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Maybe people will now finally start paying attention to what they share and who they share it with!
Wow, 2014 went by quickly, huh? So fast, in fact, that when I was assigned to do my annual "I'm thankful" story, I had to really think about what had happened this year that would make a good article. It went in the blink of an eye, and it seemed like almost nothing happened at all!
One thing I kept coming back to was how many hacking there were this year. So. Many. Hackings! In fact, at some point I lost track of just how many there were.
Among those companies that were targets in the last year include Snapchat, Skype, Bitly, Spotify, eBay and Stubhub, just to name a few. Not to mention all of the brick and mortar stores, like The Home Depot, Michael's, Dairy Queen and Kmart, that had their systems penetrated.
Even our freaking military contractors were breached by Chinese hackers. That's how bad this problem has become.
This year, I am thankful for two of these types of incidents in particular, though: the iCloud hacking in September, which resulted in the leaking of a slew of naked celebrity pictures, including Jennifer Lawrence, Kristin Dunst, Kate Upton, and Kaley Cuoco, also known as The Fappening (aren't we all just so very clever?).
And then there was the Snapchat hacking last month, which resulted in the release of a bunch of naked pictures of a lot of non-famous people. That one was dubbed, of course, The Snappening.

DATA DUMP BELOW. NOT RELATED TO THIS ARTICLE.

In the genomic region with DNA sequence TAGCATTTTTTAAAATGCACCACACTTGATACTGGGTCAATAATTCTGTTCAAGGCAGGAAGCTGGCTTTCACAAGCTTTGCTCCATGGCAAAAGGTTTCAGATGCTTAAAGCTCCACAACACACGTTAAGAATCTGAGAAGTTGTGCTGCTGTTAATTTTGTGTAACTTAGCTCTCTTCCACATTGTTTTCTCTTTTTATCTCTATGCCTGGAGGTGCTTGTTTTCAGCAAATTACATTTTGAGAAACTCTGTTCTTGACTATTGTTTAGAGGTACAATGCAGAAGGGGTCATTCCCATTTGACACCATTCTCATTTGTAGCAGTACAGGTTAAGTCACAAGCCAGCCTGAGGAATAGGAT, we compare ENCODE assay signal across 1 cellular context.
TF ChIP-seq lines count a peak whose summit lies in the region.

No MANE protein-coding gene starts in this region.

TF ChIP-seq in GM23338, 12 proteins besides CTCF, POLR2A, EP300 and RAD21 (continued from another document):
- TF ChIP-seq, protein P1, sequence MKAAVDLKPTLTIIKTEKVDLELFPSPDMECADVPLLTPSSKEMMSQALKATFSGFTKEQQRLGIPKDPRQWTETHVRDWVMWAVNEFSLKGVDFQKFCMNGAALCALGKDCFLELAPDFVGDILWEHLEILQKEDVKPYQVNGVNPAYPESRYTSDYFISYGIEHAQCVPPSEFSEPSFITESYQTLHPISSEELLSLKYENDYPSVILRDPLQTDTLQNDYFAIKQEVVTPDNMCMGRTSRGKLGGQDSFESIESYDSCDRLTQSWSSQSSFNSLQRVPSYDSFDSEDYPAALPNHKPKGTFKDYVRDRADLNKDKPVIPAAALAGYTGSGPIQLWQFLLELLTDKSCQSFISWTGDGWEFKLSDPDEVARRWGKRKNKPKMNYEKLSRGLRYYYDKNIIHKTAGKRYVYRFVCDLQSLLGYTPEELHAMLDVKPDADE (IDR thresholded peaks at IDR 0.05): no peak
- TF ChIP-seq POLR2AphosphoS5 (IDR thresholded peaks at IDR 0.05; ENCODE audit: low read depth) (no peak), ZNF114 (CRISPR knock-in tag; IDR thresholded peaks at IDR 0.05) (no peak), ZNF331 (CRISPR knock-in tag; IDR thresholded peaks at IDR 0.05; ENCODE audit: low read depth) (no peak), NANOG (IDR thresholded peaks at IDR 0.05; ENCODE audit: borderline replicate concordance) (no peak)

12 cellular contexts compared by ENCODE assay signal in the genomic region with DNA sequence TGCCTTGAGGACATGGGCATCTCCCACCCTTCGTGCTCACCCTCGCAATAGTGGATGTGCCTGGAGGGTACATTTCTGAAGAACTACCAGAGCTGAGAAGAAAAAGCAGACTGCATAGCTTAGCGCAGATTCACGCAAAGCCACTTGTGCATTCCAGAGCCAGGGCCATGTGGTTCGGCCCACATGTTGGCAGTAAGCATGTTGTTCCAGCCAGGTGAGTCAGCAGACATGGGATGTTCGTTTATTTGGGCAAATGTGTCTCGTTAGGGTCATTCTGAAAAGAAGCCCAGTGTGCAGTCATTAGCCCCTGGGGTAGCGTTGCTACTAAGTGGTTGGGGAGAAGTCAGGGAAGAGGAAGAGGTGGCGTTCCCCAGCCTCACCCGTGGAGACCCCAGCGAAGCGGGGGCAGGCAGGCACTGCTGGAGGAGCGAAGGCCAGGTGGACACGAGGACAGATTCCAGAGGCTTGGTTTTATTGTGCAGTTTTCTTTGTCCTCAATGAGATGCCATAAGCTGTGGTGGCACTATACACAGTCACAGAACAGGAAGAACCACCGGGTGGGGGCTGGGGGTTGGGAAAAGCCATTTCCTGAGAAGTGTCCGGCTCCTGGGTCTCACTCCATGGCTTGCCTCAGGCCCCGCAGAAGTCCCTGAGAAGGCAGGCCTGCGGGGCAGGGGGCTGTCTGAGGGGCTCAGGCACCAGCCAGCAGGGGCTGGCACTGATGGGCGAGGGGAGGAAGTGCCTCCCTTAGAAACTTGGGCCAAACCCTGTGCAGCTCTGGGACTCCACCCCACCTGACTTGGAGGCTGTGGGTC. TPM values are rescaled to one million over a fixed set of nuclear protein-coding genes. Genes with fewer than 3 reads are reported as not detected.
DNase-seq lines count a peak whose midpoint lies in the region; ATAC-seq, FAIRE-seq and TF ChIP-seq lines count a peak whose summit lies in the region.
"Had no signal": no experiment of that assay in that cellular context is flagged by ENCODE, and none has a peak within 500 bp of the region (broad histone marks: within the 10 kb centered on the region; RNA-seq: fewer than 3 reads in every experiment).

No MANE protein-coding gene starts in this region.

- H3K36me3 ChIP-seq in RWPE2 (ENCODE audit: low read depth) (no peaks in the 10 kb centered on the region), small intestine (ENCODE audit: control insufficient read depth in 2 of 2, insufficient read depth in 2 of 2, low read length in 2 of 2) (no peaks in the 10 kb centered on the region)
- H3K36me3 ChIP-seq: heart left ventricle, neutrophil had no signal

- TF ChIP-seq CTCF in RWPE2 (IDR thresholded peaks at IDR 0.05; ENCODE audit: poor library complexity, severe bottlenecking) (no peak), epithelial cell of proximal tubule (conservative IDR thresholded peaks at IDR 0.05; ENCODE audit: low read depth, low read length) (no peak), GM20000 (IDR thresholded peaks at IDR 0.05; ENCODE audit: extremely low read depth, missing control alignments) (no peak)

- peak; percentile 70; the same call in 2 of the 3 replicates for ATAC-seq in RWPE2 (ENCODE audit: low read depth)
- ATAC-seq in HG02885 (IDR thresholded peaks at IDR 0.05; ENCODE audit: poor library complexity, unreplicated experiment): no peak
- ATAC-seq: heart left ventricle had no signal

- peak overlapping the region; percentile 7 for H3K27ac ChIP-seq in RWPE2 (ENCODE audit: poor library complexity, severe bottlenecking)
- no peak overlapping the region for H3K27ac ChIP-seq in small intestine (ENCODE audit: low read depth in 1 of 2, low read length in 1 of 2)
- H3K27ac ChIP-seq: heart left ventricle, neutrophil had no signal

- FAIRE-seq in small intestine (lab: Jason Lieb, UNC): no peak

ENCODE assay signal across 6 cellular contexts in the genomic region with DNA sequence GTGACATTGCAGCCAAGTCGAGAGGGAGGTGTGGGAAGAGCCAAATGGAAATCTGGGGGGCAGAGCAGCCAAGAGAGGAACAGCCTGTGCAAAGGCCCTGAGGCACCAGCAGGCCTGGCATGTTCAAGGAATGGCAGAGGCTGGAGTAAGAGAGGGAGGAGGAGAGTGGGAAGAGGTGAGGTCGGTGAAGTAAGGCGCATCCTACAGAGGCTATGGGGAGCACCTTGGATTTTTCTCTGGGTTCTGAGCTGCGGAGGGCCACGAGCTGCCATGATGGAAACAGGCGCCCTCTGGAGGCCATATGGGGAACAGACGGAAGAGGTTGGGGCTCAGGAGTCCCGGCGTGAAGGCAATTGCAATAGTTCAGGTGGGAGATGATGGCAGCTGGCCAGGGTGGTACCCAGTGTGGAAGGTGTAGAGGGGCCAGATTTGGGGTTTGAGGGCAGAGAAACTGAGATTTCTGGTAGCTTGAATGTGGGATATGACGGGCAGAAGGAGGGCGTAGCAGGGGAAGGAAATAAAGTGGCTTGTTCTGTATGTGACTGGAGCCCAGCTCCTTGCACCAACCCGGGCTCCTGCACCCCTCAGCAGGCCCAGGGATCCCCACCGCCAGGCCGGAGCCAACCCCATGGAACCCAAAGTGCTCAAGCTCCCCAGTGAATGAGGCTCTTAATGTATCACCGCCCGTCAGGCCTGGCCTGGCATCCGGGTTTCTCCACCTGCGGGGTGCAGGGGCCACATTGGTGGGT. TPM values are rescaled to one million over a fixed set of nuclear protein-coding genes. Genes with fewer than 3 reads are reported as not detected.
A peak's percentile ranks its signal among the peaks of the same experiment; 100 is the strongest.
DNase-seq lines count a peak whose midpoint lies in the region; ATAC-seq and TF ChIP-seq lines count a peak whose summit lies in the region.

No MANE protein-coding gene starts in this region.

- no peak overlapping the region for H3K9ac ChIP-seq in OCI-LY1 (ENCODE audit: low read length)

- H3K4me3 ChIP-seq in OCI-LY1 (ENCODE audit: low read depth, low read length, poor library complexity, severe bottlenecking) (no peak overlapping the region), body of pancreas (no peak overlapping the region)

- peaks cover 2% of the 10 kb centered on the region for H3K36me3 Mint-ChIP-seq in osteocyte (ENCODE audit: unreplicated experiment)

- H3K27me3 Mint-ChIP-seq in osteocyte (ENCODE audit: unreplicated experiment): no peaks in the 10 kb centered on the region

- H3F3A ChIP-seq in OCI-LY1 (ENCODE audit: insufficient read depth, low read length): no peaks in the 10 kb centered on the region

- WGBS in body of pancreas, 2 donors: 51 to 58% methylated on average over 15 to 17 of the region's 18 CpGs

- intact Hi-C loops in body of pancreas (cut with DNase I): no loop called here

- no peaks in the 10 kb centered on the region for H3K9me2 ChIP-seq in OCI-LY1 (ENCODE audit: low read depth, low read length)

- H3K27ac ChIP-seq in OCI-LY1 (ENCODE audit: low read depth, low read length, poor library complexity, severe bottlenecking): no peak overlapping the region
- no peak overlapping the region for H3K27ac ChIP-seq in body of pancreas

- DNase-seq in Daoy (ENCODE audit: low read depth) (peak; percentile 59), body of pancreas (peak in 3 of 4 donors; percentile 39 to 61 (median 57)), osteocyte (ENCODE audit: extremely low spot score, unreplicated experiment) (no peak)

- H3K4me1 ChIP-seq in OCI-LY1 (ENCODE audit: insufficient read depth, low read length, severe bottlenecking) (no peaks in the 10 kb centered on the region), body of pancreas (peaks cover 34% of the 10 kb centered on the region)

The reason I'm thankful for these is not what you're thinking (seriously, would you get your mind out of the gutter, please). But rather it's because you know how exactly how people are: they hear these stories about services getting breached, freak out for a day or two and then... get back to their lives. Remember the Heartbleed security bug that was going around earlier this year? Pretty much no one paid attention to that.
What will get their attention, though? Naked people. The media couldn't care less if eBay gets hacked; show up with a photo of Jennifer Lawrence without her clothes on and they will write stories on it for, literally, weeks. They will find literally any reason to keep that story in the news, while inadvertently bringing awareness to a really important issue.
I'm thankful because there's nothing like having naked images of yourself being shared among strangers to maybe, just maybe, make people start to really take their own security more seriously and for them to start to be much more careful about what they store on their phones.
I feel bad for the people, celebrities and regular people alike, who were victims of these hackings. But let's be honest here: they were far too trusting in a really faulty system. And it took an incident of that magnitude to actually get Apple to finally plug in some security holes it had likely known about for a long time (all while still trying not to take any responsibility for the scandal).
Snapchat was not responsible for the leaking of its images (a third party site took the blame for the hacking) but it still serves as a reminder for people: we've all been too compliant for way too long about what we share, who we share it with and where we store our data.
If only it didn't take a nude photo scandal to make that clear.
(Image source: galleryhip.com)
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